Film & TV

Hollywood Moves East: Tax Incentives, Growing Tech Talent Pool, Beckoning Film Industry

Farther north, in Chelsea, the comprehensive post house Company 3—a unit of Deluxe Creative Services—operates on the top three floors of 218 West 18th Street. “The industry as a whole has migrated below 23rd Street,” said Marcelo Gandola, the senior vice president of Deluxe’s East Coast division and president of the Post New York Alliance.

SAE Institute (formerly the School of Audio Engineering) signed a 27,000-square-foot lease earlier this month in Company 3’s building, citing proximity to postproduction companies as a reason for its move from Herald Square. Google owns nearby 111 Eighth Avenue, and the technology surge across Midtown South has been an additional boon to visual effects teams and other fields of postproduction.

“The work we do is very complicated and scientific,” Mr. Robertson said. “We hire skilled artists but also need high-level programmers and people familiar with multiprocessor computer platforms and custom-written software. We’ve been able to do a lot more local hiring than I’d imagined. I thought, upon starting out, that we would have to hire as much as 50 to 60 percent from afar to draw those people who’d left the East Coast years ago and gone to L.A.”

While postproduction facilities cluster downtown on the West Side, much of their creative personnel commute in from across the East River. “If I were going to open a new space, I would probably venture into Brooklyn,” Mr. Gandola said. “I would take advantage of the costs there and the work force. The bulk of your work force is coming out of that borough.”

Production is already centered in Queens—at Silvercup and Kaufman Astoria Studios—and Brooklyn, where Steiner Studios is about halfway to its goal of 32 soundstages built across 50 acres, the largest American production compound outside of Hollywood.

The industry’s growing local footprint no doubt convinced the Pratt Institute to quadruple its film and video enrollment and expand into a 17,000-square-foot Clinton Hill campus, a move it announced last month. The film and TV equipment, studio and office space provider Eastern Effects last month signed a lease for 72,000 square feet in Gowanus, expanding upon the 68,000-square-foot studio space it already had in the neighborhood.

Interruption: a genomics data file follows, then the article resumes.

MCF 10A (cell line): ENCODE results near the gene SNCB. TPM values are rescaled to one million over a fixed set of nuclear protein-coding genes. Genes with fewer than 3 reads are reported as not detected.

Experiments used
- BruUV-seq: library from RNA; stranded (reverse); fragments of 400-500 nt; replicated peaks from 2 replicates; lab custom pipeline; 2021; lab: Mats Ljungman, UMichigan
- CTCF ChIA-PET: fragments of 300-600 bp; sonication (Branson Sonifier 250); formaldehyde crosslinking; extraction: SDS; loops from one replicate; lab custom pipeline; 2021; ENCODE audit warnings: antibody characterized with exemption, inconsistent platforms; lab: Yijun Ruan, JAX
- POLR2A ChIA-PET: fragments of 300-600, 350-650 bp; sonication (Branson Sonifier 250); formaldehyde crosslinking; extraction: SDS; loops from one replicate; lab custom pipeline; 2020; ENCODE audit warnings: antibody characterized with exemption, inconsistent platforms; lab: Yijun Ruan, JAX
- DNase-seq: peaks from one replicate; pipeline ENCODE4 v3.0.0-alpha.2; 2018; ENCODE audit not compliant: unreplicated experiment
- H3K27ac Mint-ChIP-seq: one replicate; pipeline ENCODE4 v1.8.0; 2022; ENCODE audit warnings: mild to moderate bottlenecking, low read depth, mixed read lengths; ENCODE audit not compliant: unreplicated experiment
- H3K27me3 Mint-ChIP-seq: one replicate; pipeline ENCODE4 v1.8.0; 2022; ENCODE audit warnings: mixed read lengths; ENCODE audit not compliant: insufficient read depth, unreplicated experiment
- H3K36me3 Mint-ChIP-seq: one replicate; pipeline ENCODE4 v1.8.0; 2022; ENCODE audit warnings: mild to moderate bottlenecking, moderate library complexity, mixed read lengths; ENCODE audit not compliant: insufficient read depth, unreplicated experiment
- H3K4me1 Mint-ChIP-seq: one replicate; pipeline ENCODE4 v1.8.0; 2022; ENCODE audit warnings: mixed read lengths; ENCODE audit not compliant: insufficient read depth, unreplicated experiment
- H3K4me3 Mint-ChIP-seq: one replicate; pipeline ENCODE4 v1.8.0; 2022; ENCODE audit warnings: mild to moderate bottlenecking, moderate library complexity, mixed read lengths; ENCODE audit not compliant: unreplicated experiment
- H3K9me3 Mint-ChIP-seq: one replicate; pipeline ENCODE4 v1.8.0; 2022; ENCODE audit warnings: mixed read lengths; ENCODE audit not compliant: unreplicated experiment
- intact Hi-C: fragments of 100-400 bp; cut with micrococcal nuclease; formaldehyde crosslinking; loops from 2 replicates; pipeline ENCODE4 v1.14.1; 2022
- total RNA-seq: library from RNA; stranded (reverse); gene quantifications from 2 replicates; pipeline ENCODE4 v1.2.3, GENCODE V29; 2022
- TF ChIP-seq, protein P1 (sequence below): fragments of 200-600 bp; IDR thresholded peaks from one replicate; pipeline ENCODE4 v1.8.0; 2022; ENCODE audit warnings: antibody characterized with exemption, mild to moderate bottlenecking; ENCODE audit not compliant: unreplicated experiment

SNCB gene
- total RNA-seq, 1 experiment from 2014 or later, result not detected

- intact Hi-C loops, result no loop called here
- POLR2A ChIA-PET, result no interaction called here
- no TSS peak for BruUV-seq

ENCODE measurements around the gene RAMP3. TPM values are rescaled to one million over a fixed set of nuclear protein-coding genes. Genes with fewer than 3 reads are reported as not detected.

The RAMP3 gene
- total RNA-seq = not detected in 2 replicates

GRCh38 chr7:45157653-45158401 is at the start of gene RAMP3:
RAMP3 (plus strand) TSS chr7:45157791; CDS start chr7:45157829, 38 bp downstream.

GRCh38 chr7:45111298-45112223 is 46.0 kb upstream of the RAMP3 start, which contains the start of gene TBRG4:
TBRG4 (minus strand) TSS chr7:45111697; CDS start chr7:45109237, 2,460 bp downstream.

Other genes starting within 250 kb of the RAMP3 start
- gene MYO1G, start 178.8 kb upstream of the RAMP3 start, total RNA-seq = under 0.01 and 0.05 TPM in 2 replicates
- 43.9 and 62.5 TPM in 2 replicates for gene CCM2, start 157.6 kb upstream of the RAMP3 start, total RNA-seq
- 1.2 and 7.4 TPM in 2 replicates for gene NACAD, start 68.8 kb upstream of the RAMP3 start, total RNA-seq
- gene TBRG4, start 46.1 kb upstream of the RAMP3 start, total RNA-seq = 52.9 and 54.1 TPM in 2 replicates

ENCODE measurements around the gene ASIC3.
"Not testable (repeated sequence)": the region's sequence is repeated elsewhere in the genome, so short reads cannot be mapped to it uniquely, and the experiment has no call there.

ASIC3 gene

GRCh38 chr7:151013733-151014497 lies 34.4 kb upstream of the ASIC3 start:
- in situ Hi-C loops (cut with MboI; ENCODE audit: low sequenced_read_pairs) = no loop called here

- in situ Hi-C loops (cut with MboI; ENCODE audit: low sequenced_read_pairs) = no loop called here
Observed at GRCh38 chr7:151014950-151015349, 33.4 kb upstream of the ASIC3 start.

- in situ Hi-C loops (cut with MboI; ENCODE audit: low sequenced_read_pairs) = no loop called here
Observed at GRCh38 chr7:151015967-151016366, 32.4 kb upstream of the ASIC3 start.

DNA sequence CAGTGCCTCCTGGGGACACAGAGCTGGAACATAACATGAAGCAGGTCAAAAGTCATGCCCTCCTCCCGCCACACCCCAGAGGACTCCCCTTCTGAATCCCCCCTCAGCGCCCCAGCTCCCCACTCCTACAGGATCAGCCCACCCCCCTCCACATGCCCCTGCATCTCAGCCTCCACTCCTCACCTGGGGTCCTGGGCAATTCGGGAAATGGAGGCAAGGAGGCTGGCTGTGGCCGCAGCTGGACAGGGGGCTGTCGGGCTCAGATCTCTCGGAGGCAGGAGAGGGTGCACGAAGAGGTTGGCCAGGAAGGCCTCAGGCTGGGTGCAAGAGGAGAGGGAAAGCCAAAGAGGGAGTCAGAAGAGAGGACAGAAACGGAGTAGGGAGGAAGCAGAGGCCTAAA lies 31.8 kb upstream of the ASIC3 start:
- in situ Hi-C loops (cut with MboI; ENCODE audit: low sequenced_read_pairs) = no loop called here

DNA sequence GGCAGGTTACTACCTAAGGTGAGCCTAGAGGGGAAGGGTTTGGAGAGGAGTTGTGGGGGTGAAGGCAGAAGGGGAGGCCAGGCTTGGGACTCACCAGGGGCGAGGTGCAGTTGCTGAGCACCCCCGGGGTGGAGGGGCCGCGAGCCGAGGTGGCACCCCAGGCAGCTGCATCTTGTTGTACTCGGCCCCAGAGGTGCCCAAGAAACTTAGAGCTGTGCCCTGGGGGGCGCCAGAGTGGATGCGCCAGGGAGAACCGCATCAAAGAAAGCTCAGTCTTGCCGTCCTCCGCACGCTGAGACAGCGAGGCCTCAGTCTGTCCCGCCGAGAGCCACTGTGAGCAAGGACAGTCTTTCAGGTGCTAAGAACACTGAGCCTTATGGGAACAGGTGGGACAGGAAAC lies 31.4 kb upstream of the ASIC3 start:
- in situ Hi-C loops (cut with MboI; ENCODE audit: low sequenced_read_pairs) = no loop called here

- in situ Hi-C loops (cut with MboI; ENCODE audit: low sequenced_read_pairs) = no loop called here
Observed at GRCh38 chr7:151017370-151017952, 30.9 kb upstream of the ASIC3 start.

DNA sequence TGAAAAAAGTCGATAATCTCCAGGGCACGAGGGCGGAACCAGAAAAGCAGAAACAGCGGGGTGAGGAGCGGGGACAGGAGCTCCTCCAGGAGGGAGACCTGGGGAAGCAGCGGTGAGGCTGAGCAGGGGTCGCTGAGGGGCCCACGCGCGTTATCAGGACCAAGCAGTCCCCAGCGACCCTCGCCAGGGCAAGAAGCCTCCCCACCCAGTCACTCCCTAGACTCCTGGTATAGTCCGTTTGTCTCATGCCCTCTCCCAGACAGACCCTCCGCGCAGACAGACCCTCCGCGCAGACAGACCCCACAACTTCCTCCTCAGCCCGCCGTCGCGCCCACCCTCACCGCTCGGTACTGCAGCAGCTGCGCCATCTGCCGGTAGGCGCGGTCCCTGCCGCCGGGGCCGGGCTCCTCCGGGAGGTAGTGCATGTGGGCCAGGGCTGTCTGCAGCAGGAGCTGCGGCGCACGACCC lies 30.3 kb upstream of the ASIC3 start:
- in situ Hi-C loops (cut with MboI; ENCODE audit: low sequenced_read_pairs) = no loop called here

New York has seemingly appeared in every other movie released since the dawn of celluloid, but the public subsidies and growing real estate presence have led to a huge surge in productions actually made here. The New York City Mayor’s Office of Media and Entertainment reports that it issued permits for 267 feature films last year, about a 70 percent increase from 2004, when the tax credits kicked in. And 25 prime-time series from the current TV season have filmed in the five boroughs. The Mayor’s Office—which declined to comment further—claims that the entertainment industry employs 130,000 New Yorkers.

It’s difficult to pinpoint exactly how much of that rise is attributable to the state’s incentives. What few people deny is that New York would be a nexus of film and television activity even without them.

“New York has great incentives, but it also has the talent and the infrastructure,” Mr. Gandola said. “There’s the backdrop of New York, the energy—all these amazing things that other places can’t offer.”

Movie industry incentives have been as big a magnet for controversy as they have for production and postproduction crews. Some economists question how much of the money generated by filmmakers actually benefits the states in which they shoot (more than 40 states have passed some form of tax credits). Politicians and private citizens wonder if public money should go to the entertainment industry as schools fail and unemployment persists.

The criticism extends to Hollywood. Gavin Polone, the executive producer of Curb Your Enthusiasm and Gilmore Girls, among other movies and TV series, has been a particularly outspoken dissenter.

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